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NEAT; Nonexercise Activity Thermogenesis

Our societal addiction to the “seat” is quite possibly more costly with morbidity, mortality, and chronic health disorders. A seated based labor force has developed with the multitude of advancements in technology over the past 30 years. The current daily cardiovascular exercise recommendations state moderate-to-vigorous exercise be performed at minimum of 30 minutes 3-5 days per week. Separate of time spent exercising a significant amount of evidence indicates prolonged daily sitting and other sedentary habits are connected with all-cause mortality and cardiovascular disease. Roughly 69% of American’s currently do not meet the recommended guidelines for daily physical activity, and of those who do, most likely spend a large portion of their day sitting. Prolonged sedentary behaviors may negate the positive health benefits associated with daily physical activity and exercise.

Research indicates that nonexercise activity thermogenesis (NEAT), or the energy expenditure related to all physical activities outside of purposeful exercise, plays a significant role in fostering health. NEAT activities can be as simple as standing while talking on the telephone, lead to muscle contractions that positively affect fat metabolism. Multiple negative metabolic alterations are linked with low amounts of NEAT. For instance, lipoprotein lipase, an enzyme that performs a vital part in how the body processes fats, has been shown to be significantly diminished by prolonged inactive behaviors. Lowered lipoprotein lipase levels also are associated with increased cardiovascular mortality and contribute to the development of lipid disorders, insulin resistance, diabetes, metabolic syndrome, and obesity. Performing simple muscle stimulating activities such as standing erect increases lipoprotein lipase levels thus positively affecting energy expenditure and metabolism.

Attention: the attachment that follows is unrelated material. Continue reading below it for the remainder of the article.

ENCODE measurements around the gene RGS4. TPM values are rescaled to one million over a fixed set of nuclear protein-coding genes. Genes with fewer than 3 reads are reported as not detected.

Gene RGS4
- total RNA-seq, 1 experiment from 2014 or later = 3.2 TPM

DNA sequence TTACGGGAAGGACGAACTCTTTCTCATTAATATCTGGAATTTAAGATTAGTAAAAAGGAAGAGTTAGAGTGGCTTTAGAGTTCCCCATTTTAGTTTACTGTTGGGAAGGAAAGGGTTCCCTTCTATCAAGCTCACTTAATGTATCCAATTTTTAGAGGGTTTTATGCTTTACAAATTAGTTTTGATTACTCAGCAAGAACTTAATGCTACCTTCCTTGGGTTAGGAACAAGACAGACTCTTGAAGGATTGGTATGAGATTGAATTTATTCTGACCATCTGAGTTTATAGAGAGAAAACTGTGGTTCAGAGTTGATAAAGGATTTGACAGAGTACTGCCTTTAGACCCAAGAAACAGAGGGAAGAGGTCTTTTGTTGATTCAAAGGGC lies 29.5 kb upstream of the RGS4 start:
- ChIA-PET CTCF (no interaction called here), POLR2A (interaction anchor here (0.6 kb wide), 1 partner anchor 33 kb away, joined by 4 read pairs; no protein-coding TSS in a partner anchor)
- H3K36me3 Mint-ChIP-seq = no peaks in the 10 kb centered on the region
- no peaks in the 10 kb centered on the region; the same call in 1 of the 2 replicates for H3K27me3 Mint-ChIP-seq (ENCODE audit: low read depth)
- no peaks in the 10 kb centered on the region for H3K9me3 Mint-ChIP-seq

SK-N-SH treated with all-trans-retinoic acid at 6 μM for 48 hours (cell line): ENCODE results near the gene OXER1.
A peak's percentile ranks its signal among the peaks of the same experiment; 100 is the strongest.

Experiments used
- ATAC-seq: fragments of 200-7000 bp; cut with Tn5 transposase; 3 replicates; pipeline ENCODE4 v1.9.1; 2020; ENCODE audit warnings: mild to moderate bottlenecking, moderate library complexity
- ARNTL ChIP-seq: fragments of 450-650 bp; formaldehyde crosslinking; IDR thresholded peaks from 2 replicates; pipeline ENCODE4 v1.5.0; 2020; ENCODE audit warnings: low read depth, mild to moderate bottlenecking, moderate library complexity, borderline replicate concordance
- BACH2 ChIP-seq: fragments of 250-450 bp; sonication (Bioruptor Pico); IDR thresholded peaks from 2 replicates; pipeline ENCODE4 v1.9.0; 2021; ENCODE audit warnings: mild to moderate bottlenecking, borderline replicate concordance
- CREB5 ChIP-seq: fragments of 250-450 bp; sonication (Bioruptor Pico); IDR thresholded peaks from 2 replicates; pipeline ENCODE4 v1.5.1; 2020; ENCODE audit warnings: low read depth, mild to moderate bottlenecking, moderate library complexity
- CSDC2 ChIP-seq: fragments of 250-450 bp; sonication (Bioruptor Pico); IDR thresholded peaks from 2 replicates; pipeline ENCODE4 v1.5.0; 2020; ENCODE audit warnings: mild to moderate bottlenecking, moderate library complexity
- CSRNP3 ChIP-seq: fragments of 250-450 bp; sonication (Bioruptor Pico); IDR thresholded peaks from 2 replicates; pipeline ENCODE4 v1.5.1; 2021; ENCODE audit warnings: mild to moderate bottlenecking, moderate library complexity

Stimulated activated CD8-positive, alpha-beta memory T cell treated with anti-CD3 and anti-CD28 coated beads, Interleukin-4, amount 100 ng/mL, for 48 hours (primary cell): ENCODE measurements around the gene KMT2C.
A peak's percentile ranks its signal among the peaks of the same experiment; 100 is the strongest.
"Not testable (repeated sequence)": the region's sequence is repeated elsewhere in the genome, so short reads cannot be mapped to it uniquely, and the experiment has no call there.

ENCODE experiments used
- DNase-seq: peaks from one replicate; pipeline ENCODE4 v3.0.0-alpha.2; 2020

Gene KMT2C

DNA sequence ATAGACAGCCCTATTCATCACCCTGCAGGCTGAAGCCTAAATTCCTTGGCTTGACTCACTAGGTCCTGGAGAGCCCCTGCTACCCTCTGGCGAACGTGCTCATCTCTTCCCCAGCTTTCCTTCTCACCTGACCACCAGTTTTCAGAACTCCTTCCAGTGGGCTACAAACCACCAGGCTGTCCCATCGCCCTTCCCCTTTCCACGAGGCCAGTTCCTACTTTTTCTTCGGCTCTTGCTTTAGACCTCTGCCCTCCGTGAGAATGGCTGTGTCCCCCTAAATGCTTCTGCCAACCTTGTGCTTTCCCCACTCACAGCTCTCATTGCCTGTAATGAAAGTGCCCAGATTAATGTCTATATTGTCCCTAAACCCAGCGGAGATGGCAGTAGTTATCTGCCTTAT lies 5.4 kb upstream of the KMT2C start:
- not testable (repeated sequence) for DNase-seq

Increasing the amount of NEAT related daily activities is crucial to an individual’s health. Contemplate periodic standing or movement breaks; stand and pace while talking on the phone; arrange the home or work office so you have to get up at various intervals to retrieve items or complete a task; install a standing desk or treadmill workstation for computer/office work; walk to deliver messages. Basically look for ways to increase physical activity throughout the day. A good rule of thumb is for every 30 minutes of sitting performed an individual should standup and perform at least 30 seconds of a NEAT related physical activity.

Greg Stanley, MS, NSCA-CSCS, ACSM-CES/HFS
ACSM-Exercise is Medicine® Credential Level II
Exercise Physiologist

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